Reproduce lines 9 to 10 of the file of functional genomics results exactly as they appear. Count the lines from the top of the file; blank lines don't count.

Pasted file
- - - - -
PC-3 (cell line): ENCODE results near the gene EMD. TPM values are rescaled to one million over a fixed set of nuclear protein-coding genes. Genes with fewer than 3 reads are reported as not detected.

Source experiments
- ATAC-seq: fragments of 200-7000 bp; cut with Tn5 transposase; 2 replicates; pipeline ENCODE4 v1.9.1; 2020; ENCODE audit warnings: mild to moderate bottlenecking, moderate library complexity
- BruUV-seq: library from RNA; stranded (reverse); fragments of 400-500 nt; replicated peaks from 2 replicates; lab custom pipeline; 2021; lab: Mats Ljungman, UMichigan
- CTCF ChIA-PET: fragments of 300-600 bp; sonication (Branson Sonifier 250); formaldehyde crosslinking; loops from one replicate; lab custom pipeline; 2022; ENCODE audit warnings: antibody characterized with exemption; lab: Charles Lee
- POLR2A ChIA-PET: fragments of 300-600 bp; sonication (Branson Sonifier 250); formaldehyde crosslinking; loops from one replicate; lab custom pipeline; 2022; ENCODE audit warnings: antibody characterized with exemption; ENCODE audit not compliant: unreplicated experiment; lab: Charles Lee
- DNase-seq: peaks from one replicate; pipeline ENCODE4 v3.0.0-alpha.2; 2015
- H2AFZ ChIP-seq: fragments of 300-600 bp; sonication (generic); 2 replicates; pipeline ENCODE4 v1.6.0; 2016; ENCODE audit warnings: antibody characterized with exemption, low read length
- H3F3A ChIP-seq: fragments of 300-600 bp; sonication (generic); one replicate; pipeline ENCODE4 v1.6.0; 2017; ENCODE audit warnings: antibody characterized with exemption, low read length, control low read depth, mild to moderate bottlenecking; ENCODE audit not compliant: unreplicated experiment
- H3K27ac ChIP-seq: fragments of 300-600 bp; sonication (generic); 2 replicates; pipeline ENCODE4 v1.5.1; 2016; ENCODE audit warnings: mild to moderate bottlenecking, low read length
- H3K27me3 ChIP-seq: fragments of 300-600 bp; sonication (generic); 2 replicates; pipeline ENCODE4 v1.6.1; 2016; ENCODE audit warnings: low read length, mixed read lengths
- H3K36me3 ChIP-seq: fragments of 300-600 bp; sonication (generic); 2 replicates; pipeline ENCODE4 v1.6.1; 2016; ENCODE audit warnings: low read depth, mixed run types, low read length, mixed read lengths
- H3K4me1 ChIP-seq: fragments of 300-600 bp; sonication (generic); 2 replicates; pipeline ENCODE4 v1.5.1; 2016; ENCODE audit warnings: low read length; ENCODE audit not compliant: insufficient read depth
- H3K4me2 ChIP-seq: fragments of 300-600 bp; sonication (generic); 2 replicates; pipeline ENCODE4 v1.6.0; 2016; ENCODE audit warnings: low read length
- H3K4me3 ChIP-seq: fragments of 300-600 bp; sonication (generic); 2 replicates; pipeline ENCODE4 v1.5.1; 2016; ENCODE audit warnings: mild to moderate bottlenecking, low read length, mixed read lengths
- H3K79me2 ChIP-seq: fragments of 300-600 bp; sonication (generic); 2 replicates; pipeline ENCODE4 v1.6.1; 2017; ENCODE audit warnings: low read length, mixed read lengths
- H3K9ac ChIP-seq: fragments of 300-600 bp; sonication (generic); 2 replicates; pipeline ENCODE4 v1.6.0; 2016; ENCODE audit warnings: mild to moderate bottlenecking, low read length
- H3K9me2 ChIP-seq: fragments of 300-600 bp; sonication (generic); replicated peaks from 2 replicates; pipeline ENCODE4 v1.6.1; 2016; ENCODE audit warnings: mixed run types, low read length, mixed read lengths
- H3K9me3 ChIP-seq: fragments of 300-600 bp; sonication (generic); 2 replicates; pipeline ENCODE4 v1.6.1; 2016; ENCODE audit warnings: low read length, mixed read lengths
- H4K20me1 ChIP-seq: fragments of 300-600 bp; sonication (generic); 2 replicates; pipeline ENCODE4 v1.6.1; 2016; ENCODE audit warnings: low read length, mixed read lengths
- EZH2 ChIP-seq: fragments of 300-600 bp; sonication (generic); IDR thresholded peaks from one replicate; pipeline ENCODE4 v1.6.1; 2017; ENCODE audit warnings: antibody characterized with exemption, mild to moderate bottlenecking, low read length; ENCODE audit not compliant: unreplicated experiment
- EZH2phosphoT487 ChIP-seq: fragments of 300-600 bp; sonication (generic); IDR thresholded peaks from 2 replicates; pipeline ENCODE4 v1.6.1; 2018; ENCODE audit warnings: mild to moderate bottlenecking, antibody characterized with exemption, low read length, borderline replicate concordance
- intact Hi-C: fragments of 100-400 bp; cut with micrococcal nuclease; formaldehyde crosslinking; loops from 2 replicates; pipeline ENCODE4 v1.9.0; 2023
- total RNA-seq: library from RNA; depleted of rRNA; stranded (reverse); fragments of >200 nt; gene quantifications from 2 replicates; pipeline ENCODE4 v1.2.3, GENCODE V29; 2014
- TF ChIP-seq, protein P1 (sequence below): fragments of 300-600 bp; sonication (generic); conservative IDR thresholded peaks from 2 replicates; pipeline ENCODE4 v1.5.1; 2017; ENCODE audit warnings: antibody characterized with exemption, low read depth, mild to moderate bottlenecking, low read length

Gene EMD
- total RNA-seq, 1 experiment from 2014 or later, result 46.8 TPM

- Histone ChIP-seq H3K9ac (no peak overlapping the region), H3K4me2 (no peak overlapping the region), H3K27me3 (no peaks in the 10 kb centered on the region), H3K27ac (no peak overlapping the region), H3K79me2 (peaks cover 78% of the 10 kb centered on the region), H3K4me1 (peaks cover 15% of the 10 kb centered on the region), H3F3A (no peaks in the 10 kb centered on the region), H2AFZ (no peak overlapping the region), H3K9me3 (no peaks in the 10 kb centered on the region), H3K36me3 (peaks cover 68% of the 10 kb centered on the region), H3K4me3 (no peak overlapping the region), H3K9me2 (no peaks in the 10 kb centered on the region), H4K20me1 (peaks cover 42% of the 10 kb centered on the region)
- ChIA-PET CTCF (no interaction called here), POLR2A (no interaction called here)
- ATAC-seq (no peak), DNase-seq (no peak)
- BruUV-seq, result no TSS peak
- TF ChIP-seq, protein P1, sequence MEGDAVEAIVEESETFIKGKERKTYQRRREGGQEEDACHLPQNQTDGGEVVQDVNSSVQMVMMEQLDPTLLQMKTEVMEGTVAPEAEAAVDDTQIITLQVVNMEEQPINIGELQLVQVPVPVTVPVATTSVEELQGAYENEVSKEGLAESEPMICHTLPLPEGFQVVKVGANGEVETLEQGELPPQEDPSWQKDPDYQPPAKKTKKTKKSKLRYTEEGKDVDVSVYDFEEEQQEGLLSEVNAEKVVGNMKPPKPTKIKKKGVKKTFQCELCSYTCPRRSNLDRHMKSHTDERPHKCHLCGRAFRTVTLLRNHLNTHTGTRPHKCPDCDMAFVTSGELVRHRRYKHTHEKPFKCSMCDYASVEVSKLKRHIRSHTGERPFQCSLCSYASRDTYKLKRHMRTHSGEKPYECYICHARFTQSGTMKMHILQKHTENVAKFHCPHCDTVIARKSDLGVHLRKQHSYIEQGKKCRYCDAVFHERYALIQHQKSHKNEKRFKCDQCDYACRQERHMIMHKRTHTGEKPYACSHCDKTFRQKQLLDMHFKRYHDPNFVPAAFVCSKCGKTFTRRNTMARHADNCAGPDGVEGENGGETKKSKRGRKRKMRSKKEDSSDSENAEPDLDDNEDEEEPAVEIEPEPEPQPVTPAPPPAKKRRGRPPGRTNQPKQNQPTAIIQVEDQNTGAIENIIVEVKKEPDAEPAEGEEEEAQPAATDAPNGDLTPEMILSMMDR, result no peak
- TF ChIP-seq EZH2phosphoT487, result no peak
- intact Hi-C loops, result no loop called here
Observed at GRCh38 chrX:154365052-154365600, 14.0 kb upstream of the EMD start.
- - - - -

- H3F3A ChIP-seq: fragments of 300-600 bp; sonication (generic); one replicate; pipeline ENCODE4 v1.6.0; 2017; ENCODE audit warnings: antibody characterized with exemption, low read length, control low read depth, mild to moderate bottlenecking; ENCODE audit not compliant: unreplicated experiment
- H3K27ac ChIP-seq: fragments of 300-600 bp; sonication (generic); 2 replicates; pipeline ENCODE4 v1.5.1; 2016; ENCODE audit warnings: mild to moderate bottlenecking, low read length